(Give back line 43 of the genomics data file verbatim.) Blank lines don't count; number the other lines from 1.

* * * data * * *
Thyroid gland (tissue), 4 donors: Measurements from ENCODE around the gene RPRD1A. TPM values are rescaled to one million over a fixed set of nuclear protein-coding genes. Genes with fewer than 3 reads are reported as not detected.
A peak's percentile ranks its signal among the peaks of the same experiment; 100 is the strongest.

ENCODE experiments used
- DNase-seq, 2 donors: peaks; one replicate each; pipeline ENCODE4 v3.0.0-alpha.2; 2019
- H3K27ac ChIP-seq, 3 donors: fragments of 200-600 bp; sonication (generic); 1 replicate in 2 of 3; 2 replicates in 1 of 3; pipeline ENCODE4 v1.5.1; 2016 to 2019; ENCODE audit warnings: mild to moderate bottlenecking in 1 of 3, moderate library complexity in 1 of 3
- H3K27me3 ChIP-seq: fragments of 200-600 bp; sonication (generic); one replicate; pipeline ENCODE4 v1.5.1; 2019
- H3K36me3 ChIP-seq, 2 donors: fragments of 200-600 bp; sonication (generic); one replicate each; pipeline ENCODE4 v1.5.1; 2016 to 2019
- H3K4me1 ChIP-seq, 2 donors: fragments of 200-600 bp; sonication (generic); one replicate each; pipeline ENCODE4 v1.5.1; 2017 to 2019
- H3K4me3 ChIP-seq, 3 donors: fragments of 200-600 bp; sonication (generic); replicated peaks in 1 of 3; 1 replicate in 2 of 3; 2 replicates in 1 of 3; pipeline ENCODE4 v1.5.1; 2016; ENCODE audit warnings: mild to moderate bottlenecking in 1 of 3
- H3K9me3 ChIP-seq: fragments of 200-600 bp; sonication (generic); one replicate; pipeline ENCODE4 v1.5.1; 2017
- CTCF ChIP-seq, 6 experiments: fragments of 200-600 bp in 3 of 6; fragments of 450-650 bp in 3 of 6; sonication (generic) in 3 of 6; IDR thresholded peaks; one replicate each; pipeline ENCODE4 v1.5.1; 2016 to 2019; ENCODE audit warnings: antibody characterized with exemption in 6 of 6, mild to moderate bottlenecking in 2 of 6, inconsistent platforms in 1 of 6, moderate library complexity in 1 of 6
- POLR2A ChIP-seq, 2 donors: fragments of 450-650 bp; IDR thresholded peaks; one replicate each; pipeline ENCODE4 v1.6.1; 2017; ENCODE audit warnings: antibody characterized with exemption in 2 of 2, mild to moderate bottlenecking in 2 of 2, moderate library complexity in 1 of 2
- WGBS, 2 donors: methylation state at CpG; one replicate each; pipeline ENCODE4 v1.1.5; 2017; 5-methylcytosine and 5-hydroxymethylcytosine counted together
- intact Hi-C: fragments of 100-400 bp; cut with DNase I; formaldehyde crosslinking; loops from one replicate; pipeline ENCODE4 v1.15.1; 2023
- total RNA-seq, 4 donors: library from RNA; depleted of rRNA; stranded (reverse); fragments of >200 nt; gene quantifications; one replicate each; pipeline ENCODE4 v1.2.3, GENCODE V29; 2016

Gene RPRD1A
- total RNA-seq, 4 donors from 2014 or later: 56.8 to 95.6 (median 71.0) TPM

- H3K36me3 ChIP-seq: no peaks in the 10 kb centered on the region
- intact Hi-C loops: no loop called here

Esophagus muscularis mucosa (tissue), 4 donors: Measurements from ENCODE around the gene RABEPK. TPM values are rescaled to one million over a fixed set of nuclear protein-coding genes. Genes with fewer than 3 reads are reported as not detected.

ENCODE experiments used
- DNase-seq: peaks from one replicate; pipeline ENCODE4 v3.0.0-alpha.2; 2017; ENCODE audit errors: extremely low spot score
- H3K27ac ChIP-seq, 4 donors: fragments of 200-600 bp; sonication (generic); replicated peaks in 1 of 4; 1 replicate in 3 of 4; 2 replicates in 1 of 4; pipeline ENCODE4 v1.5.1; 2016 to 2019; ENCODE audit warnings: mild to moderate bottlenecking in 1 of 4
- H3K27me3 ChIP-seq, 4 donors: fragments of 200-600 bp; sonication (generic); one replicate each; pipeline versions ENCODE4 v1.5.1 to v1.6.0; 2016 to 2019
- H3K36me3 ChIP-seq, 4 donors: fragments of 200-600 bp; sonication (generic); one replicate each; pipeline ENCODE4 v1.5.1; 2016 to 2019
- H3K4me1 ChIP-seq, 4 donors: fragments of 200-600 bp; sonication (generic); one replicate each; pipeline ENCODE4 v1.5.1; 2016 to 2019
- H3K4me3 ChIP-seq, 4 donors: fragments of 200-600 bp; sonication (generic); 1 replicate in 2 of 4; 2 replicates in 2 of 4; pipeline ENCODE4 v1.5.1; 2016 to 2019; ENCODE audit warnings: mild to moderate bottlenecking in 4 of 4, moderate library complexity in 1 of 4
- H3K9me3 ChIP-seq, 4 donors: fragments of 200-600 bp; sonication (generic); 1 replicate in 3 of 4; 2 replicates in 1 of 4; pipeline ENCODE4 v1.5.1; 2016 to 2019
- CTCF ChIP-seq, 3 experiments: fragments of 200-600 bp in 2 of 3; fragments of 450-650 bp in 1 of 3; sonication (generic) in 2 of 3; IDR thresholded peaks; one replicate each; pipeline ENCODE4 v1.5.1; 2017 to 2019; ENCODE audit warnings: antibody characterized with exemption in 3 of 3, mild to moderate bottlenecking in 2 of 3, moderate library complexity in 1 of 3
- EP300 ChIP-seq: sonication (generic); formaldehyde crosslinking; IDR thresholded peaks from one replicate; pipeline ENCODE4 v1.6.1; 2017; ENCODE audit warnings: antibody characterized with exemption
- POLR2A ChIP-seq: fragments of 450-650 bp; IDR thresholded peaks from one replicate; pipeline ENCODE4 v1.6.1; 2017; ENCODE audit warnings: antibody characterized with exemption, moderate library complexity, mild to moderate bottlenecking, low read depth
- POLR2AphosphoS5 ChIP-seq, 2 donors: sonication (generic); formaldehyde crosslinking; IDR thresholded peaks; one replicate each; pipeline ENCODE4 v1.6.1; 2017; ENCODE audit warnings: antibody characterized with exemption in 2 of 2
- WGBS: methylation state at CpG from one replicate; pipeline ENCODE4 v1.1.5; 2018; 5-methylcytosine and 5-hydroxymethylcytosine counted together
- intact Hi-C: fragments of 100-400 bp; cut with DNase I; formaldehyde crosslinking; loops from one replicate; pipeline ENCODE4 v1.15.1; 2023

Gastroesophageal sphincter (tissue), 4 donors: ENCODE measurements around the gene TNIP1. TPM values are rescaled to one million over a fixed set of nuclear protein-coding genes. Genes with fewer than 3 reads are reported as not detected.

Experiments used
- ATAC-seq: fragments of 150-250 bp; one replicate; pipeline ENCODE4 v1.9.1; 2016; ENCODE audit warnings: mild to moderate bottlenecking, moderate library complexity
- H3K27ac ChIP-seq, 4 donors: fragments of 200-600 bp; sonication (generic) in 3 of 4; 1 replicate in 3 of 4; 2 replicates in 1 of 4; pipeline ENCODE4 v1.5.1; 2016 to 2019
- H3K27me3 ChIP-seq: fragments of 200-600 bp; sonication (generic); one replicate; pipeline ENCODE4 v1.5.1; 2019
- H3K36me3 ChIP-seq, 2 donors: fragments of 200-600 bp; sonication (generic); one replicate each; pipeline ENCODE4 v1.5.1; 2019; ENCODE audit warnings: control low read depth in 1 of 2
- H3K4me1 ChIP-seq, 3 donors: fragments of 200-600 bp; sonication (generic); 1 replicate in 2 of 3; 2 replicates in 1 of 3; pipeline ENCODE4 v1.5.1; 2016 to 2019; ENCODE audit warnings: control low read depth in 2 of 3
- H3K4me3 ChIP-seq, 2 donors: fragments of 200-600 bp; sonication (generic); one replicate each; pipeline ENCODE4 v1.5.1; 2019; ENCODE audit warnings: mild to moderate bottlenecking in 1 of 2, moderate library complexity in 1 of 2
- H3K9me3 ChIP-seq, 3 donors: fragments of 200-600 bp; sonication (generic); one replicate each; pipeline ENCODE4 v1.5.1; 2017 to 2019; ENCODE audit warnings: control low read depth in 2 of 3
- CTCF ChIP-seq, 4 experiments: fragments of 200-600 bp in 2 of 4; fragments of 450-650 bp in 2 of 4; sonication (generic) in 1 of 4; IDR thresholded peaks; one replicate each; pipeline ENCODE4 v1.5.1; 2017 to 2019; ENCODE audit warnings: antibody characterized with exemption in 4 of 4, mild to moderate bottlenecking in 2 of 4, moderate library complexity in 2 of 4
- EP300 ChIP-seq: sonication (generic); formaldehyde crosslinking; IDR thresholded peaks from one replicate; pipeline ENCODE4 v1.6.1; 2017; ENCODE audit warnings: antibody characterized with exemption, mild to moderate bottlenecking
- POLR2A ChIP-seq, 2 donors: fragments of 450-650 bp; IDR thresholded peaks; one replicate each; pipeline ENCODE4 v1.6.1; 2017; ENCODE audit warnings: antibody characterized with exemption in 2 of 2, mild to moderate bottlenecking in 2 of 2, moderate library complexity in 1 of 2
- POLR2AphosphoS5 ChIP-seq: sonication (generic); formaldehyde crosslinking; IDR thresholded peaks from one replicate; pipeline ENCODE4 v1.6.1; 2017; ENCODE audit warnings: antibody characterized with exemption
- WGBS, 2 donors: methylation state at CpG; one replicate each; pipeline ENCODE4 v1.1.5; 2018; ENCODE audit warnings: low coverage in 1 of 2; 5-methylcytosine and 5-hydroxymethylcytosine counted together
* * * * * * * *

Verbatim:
- H3K9me3 ChIP-seq, 3 donors: fragments of 200-600 bp; sonication (generic); one replicate each; pipeline ENCODE4 v1.5.1; 2017 to 2019; ENCODE audit warnings: control low read depth in 2 of 3